Registanum is in fact a kind of “temple” planet, where the Bismithereens keep their finest woad balls in a decorative formation as an offering to Mel, the God of War. Inferior woad balls are scattered over the surfaces of other planets, but Registanum is reserved for the very best blue balls.
Tinctoratus

Spherical*, with radius 198.2 km

 

Tinctoratus’s white crust is 2% asbestos, but these levels are not high enough to cause any trouble for the Bismithereens as they go about the business of harvesting woad plants. Young virgin girls in groups of over 100 chew and spit the woad, and the masticated heaps of green stuff look like giant piles of boiled spinach. On contact with saliva, the green woad plant turns dark blue. Needless to say, blue lips, teeth and tongue are considered a standard prerequisite of beauty for a young Bismithereen girl.

 

After a lengthy process of fermentation, the spinach-like piles (known simply as grinstüff by the Bismithereens) perform an alchemical transmutation into rich blue dye. As previously stated, the Bismithereens save their best blue balls for Registanum, while other medium grade balls end up on other planets. Tinctoratus, however, remains home to some of the crummier woad balls, which have only managed to attain a pale blue colour. The Bismithereens are still trying to figure out what to do with these.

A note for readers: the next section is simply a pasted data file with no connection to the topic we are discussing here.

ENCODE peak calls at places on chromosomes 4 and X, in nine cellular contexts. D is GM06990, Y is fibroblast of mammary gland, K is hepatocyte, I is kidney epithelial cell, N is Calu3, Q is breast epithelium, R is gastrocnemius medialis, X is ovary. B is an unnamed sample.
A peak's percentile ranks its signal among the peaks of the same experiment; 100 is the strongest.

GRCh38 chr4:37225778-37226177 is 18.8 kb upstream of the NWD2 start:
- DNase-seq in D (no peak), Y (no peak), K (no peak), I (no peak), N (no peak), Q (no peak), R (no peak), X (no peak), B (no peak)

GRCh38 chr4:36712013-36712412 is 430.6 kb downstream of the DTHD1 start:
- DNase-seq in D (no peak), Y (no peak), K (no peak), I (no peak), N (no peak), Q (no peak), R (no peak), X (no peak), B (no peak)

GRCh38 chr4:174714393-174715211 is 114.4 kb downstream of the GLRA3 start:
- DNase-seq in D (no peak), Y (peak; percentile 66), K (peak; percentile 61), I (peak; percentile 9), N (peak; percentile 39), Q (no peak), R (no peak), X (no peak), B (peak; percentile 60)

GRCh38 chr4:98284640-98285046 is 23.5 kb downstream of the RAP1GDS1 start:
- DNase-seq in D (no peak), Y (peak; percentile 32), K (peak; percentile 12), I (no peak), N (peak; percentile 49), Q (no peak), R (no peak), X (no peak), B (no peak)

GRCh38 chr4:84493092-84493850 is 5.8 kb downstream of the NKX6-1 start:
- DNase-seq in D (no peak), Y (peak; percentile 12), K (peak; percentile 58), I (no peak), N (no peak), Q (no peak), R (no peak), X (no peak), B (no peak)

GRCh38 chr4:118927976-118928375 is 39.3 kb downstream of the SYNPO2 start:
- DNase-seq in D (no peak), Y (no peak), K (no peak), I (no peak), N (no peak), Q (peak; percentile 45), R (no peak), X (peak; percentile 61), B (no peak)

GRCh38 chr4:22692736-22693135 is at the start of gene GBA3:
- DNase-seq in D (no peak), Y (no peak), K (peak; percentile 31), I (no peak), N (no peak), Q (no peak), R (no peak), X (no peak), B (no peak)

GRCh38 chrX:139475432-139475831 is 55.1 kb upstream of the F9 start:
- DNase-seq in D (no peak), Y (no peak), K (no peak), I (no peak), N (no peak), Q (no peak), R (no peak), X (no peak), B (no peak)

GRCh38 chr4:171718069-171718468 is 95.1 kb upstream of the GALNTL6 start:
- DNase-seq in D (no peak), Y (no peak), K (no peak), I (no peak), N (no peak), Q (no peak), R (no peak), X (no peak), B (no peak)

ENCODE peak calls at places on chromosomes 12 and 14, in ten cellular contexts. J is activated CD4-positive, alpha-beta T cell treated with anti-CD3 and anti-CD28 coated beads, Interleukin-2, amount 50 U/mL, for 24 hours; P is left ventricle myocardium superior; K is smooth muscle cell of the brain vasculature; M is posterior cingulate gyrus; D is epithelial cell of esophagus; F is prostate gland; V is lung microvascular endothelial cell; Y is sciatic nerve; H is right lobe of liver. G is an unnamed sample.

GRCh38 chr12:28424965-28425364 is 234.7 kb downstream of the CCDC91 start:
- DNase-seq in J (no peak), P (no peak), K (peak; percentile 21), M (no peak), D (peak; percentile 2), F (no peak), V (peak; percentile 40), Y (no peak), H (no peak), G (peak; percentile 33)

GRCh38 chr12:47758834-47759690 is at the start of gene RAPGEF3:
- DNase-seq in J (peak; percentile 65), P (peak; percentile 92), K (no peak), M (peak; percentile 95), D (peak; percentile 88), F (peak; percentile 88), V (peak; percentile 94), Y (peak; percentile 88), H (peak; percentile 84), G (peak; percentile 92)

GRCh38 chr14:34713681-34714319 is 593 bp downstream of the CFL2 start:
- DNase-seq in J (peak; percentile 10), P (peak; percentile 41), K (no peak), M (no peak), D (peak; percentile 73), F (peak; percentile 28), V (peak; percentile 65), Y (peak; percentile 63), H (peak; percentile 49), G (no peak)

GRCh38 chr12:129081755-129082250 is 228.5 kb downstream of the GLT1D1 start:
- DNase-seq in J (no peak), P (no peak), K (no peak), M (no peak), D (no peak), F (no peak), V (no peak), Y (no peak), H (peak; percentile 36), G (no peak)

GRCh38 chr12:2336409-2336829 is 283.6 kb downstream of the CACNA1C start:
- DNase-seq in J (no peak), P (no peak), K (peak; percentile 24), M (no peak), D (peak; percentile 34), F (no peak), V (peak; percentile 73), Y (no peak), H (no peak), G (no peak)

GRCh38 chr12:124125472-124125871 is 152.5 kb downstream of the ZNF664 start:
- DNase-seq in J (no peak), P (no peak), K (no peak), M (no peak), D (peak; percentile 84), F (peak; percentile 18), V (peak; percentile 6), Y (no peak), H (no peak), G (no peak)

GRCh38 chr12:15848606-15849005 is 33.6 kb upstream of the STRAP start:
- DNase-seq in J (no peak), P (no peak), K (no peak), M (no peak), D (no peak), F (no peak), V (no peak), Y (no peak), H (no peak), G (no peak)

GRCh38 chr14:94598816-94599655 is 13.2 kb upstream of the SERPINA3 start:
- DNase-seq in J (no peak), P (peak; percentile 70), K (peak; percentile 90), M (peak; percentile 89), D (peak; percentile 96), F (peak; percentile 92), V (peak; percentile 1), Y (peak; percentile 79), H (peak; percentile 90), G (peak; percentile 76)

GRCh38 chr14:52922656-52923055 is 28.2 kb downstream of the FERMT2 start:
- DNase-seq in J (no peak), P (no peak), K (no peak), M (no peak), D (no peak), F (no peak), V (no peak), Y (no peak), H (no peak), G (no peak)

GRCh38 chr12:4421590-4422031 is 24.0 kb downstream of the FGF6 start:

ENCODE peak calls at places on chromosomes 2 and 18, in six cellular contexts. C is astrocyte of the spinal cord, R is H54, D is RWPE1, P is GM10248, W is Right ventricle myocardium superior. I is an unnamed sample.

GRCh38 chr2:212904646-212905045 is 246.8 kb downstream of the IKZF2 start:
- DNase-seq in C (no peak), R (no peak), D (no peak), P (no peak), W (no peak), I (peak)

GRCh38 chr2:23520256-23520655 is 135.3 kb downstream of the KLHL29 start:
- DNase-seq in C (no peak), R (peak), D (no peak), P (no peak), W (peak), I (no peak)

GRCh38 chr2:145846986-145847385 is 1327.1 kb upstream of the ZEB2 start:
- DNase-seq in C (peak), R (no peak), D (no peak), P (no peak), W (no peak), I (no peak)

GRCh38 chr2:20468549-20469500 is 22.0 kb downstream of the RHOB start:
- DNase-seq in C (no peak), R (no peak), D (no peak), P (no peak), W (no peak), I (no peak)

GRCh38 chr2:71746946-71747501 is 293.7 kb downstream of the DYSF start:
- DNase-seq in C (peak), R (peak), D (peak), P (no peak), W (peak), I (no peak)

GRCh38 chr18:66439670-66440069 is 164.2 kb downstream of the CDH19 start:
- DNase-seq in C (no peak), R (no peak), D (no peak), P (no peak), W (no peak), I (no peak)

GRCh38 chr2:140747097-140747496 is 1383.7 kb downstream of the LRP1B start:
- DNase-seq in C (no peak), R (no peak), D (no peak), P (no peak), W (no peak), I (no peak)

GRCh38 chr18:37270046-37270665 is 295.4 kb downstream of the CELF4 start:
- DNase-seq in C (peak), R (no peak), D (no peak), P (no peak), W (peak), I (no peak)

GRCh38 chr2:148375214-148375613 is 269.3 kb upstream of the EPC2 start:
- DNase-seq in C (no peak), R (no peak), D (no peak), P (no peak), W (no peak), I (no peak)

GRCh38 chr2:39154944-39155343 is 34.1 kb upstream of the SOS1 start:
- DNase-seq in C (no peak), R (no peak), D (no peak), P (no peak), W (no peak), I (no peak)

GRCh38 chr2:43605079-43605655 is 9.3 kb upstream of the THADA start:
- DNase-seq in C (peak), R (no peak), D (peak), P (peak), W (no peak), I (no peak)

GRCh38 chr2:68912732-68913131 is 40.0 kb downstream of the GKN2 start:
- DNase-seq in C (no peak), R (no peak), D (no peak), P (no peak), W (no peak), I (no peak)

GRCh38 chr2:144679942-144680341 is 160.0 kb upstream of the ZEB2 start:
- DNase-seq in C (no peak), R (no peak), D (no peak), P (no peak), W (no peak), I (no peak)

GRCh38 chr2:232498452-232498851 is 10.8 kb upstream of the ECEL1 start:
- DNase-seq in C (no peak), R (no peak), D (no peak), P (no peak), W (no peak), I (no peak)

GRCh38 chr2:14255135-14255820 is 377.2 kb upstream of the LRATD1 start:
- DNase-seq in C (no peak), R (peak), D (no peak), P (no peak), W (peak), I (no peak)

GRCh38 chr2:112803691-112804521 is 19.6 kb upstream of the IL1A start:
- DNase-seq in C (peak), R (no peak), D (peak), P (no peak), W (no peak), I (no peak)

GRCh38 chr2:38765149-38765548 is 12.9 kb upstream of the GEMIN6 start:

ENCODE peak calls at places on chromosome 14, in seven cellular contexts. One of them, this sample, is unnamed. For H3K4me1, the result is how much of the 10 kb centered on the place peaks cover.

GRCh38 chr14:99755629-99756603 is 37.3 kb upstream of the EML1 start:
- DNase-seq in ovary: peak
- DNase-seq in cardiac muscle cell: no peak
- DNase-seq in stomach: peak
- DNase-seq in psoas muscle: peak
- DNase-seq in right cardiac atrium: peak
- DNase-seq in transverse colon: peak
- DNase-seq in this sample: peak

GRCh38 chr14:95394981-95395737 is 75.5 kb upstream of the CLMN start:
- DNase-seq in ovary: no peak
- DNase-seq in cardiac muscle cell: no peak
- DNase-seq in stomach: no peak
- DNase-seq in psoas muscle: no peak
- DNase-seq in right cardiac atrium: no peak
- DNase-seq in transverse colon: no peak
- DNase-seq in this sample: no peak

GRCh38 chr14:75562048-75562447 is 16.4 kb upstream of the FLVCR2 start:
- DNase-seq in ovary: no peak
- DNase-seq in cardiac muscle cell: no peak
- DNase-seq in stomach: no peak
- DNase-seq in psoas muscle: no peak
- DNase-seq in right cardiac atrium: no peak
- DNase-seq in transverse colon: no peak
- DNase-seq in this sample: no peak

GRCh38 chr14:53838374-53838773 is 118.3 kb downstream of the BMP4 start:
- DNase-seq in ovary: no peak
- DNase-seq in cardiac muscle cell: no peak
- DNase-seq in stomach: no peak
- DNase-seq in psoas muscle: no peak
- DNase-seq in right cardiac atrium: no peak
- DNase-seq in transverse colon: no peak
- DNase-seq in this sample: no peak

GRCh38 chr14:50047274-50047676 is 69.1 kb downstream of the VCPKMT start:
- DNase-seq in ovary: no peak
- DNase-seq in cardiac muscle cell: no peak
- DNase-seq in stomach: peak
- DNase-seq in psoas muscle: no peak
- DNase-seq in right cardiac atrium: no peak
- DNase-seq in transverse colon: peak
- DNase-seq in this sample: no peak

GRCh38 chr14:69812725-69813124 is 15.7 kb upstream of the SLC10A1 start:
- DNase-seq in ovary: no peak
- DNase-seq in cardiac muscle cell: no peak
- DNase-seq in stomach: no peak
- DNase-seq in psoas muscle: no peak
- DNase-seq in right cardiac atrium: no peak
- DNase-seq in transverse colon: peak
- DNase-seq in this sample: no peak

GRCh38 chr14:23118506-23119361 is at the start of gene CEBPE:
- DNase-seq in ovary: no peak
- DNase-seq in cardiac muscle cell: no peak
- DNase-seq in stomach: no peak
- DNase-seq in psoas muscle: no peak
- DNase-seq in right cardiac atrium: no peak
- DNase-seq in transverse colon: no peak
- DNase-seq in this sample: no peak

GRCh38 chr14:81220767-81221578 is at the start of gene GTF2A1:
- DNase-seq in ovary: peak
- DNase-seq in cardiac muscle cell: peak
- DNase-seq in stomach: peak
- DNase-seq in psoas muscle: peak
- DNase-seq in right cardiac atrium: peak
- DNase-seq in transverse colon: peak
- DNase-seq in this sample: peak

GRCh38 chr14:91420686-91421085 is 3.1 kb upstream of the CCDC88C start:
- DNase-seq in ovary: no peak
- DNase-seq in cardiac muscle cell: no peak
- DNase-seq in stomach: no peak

Red deposits on the planet’s white crust are the result of a controversial new dying enterprise involving crushed space-lice. Since Mel the God of War is only propitiated by the colour blue, this manufacture of red pigment is seen as a blasphemous activity and is consequently only practised on a small scale by a few renegades who will no doubt soon be brought to justice.

 

Zindiggy-qar

Spherical*, with radius 235.8 km

 

Zindiggy-qar is made primarily of zinc, platinum, and oxyhydroxides. There are also plenty of woad plants, however, the humanoids living on this planet, while related to the Bismithereens, call themselves Laxoidals, and have a less stringent relationship with woad production. While they achieve good intensity of colour, they often leave their woad in soggy heaps, rather than rolling them into clean spherical balls.

 

The orange or rather salmon rocks are proteic edifices.

 

Aguaneous

Spherical, with radius 1737.4 km

 

Aguaneous is almost entirely covered in water, but interestingly the mineral properties of various rock and coral formations has resulted in a meshwork of colourful lagoons: jade, royal blue, pale spinach, and even bright red, thanks to a particular variety of space-lice that breeds in these temperate waters (the same space-lice that are being crushed for red dye by blasphemous renegades on Tinctoratus).

 

Bismithereens have very little interest in this planet due to its lack of woad growing capabilities, however, they do visit to harvest it for nutrients and food supplements, as well as setting up health spas in the spinach lakes, whose vegetal juices are famous for their health-giving properties.

 

Pheeew!anus